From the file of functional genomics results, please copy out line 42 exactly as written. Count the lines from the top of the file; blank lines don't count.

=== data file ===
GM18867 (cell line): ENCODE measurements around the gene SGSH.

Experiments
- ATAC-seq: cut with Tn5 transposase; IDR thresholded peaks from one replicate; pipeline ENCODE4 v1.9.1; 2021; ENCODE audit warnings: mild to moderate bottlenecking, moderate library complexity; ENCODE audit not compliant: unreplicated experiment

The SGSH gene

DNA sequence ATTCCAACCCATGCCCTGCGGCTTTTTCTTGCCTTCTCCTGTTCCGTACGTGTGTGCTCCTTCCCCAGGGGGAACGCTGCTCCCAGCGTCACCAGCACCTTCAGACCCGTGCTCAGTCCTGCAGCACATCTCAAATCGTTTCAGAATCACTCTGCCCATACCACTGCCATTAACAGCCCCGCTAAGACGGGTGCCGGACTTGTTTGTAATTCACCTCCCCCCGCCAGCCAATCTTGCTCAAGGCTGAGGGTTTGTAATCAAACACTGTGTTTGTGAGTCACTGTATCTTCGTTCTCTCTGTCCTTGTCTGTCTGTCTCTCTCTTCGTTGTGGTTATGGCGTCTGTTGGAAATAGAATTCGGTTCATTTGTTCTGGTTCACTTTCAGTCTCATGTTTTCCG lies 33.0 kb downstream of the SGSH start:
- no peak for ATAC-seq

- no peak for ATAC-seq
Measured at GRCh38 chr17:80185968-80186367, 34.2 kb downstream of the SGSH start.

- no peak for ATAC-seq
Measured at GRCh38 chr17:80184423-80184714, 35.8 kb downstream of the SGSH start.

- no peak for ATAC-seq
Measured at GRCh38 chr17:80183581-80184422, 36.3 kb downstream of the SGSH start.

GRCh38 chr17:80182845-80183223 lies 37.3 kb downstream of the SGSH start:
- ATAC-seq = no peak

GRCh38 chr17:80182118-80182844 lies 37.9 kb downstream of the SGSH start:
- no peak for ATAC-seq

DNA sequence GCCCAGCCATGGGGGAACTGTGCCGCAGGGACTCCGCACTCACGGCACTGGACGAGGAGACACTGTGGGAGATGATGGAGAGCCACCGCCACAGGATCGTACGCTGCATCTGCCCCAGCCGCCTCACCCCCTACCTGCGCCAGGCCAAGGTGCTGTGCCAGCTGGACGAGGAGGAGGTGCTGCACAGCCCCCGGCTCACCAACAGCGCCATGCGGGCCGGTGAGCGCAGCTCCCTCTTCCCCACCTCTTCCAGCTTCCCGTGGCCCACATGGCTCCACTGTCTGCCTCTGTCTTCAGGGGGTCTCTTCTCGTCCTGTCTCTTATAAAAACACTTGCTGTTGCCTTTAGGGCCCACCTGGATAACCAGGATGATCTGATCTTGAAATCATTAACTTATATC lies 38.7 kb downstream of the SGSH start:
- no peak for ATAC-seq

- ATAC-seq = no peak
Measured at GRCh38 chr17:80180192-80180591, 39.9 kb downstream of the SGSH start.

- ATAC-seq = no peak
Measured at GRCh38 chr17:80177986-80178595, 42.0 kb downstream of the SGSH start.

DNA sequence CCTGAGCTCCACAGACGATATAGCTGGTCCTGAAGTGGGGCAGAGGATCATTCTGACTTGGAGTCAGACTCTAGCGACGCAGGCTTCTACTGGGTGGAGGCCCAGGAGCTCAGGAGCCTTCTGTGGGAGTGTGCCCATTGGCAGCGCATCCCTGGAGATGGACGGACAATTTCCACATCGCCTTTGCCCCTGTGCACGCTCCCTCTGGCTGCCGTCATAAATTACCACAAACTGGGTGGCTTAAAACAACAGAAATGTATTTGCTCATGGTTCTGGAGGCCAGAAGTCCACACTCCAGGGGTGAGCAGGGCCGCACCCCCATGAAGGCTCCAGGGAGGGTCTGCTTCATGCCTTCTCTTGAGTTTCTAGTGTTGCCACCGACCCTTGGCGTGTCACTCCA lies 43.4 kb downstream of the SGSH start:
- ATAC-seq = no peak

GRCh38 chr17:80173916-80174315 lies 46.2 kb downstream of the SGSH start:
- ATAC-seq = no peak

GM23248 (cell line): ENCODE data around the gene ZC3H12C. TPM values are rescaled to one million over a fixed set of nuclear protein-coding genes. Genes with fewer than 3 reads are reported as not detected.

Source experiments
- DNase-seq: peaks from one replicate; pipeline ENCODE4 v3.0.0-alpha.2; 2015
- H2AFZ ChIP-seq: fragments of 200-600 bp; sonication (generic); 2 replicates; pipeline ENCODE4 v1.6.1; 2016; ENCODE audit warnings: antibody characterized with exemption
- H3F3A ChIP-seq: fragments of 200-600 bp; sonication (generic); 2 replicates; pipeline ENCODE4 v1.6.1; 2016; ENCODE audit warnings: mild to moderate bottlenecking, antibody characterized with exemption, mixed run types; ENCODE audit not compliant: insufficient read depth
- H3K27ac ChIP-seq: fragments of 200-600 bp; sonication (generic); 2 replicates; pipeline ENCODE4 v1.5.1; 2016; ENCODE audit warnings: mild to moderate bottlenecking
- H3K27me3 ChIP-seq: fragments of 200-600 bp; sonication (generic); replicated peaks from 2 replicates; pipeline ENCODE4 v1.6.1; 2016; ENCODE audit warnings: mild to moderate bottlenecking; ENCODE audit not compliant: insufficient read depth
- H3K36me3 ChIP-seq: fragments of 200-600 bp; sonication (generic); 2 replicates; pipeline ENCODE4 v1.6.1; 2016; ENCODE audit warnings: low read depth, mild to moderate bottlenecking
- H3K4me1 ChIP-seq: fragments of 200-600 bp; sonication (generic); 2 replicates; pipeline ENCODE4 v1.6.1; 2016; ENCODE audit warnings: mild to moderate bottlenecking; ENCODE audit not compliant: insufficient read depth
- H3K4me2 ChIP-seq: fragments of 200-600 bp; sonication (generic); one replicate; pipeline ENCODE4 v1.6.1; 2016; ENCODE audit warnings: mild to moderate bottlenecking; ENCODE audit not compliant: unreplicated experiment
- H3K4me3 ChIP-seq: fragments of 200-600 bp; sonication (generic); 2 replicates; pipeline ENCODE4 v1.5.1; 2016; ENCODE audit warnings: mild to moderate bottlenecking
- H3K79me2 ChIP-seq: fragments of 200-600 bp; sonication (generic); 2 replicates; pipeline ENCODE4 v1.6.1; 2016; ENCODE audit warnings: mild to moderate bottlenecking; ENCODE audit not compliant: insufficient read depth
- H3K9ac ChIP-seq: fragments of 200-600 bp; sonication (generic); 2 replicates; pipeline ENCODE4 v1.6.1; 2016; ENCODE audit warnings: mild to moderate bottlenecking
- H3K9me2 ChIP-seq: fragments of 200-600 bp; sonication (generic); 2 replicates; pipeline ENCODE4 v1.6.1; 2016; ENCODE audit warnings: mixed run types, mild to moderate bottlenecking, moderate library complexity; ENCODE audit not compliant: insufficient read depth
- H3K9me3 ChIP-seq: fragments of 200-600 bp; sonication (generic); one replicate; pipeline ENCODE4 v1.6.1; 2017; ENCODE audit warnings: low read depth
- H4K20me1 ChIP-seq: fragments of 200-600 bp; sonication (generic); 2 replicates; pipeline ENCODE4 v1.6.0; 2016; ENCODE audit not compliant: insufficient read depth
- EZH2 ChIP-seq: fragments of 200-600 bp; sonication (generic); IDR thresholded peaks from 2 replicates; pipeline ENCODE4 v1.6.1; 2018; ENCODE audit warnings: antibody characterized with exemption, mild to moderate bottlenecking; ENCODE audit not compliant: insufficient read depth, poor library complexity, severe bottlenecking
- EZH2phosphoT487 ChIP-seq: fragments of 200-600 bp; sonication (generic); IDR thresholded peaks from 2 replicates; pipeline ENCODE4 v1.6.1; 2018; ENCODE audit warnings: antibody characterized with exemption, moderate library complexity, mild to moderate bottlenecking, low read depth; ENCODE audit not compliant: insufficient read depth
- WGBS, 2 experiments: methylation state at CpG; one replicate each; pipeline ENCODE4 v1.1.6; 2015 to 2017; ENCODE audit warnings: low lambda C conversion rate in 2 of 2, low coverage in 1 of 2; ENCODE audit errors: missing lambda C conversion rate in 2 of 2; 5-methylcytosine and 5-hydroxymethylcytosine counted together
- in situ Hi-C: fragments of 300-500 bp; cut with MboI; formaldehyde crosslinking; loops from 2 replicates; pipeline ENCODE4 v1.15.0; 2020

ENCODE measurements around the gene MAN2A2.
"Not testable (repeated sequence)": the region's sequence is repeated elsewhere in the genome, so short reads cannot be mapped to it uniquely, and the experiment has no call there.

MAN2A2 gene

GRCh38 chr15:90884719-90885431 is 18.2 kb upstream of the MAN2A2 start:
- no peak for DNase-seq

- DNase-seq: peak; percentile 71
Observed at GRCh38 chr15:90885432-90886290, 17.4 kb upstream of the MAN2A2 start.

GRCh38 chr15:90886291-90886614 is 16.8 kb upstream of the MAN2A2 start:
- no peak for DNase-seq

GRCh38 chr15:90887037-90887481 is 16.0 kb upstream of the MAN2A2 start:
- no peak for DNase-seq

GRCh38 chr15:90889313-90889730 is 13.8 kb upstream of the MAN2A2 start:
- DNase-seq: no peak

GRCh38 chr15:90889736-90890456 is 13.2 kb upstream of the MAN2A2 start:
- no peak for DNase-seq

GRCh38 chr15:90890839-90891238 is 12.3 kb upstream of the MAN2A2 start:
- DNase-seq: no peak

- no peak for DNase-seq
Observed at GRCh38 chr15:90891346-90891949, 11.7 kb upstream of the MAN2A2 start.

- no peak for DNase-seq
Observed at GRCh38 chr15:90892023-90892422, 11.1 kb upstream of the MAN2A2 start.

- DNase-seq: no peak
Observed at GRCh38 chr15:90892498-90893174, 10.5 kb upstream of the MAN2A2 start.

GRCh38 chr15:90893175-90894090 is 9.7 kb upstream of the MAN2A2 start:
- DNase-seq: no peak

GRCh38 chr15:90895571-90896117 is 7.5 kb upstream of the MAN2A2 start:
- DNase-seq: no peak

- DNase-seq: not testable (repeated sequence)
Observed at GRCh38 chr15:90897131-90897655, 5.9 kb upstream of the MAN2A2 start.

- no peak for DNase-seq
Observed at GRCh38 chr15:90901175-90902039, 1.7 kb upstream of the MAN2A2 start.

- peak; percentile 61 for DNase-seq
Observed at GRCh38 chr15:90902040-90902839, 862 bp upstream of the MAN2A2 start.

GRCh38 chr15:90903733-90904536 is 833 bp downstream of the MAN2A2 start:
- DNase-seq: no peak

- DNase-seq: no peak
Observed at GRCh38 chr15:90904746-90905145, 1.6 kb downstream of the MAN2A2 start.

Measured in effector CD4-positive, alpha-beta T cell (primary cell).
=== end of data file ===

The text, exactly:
- H4K20me1 ChIP-seq: fragments of 200-600 bp; sonication (generic); 2 replicates; pipeline ENCODE4 v1.6.0; 2016; ENCODE audit not compliant: insufficient read depth